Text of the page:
Theory and delivery of health programming in the community: The Pawtucket Heart Health Program

Citation

Lefebvre, R.C., Lasater, T.M., Carleton, R.A., & Peterson, G. (1987). Theory and delivery of health programming in the community: The Pawtucket Heart Health Program. Preventive Medicine, 16 (1):80-95.
DOI

Abstract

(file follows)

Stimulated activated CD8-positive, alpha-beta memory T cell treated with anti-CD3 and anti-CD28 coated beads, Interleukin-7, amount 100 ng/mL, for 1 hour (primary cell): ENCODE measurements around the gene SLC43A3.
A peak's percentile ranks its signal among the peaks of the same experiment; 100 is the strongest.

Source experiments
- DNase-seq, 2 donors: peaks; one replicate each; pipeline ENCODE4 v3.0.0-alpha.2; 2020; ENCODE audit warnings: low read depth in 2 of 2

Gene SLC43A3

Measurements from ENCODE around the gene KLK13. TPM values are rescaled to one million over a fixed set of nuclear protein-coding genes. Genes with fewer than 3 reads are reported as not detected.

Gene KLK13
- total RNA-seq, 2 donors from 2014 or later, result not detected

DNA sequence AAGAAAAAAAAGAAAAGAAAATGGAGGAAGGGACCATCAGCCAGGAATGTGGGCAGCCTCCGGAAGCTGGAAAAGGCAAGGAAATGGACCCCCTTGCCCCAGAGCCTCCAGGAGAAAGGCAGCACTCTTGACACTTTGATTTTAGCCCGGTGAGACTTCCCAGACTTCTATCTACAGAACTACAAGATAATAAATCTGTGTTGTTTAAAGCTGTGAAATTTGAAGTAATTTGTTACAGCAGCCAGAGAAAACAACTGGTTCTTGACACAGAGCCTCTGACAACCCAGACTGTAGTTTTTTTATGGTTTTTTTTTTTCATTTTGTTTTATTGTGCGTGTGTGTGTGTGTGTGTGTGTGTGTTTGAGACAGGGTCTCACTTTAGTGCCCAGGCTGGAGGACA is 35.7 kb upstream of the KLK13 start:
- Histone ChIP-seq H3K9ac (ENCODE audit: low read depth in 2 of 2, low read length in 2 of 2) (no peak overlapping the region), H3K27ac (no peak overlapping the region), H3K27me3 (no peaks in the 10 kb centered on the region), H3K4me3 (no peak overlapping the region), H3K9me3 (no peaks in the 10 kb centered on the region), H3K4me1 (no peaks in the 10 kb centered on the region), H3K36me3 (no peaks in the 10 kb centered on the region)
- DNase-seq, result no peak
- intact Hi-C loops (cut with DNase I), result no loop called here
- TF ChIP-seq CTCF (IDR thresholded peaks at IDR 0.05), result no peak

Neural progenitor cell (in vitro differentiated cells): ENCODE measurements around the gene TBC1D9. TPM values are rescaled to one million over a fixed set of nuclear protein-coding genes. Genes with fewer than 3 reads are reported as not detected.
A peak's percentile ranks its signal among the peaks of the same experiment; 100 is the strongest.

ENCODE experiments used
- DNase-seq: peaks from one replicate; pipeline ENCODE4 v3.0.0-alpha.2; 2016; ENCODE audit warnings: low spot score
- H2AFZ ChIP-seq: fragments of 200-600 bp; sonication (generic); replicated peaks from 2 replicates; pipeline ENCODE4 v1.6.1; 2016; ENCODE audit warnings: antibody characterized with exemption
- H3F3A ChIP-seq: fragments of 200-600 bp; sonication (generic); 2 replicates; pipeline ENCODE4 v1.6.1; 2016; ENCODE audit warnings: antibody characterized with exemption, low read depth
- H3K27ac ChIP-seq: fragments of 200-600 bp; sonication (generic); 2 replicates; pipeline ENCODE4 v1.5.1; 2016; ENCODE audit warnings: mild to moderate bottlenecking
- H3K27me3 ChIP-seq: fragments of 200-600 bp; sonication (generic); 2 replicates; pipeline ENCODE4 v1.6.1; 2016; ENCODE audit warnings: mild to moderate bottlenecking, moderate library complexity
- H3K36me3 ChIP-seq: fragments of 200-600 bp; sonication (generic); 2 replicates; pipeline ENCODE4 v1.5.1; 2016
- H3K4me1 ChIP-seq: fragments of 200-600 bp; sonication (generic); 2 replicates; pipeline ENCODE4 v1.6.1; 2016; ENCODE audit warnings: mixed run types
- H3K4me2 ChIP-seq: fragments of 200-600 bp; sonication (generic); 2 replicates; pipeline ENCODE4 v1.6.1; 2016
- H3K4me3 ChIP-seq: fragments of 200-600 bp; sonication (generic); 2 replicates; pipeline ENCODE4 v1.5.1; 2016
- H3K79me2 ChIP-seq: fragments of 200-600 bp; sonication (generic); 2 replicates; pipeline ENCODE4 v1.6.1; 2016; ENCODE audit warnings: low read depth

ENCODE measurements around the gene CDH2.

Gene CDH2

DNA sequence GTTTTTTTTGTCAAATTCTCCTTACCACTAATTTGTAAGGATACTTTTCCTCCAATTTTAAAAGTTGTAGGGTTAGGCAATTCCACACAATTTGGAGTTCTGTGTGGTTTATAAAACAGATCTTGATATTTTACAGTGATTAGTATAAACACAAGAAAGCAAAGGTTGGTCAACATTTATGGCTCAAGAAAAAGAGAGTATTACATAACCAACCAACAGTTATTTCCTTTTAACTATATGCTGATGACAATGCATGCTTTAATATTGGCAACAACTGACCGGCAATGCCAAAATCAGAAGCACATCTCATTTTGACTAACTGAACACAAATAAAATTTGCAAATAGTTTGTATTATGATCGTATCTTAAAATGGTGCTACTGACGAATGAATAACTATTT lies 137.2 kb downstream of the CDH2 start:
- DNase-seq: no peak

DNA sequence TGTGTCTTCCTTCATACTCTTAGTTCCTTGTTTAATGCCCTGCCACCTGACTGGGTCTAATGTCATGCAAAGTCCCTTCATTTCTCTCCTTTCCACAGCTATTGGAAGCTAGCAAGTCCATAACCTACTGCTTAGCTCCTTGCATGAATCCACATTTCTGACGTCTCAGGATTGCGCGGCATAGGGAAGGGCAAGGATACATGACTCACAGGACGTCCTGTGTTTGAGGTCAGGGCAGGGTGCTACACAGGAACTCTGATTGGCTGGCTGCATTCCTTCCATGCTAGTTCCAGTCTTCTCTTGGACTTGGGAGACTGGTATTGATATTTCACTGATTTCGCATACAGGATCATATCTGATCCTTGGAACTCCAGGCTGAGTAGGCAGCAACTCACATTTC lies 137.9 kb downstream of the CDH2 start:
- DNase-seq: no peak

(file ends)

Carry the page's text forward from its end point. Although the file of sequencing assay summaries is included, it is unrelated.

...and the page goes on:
The Pawtucket Heart Health Program is one of the community studies examining whether population-based efforts to lower cardiovascular risk factors will reduce cardiovascular morbidity and mortality. The Pawtucket Heart Health Program intervention is based on a blend of social learning theory, community organization models, community psychology tenets, and diffusion research. This model allows for multifaceted programs that target individuals, groups, organizations, and the entire community to alter their cardiovascular risk through managing blood pressure, lowering blood cholesterol, quitting smoking, increasing fitness, and maintaining desirable weight levels. A dominant feature of the intervention is the emphasis that it places on volunteers for program delivery. The role of volunteers in providing direct services to help citizens lower their blood pressure and lose weight is highlighted to demonstrate the feasibility and effectiveness of these services. In addition, church-based programming which utilizes volunteers to manage and direct programs is also presented as an example of community-based health promotion efforts that promote collective efficacy.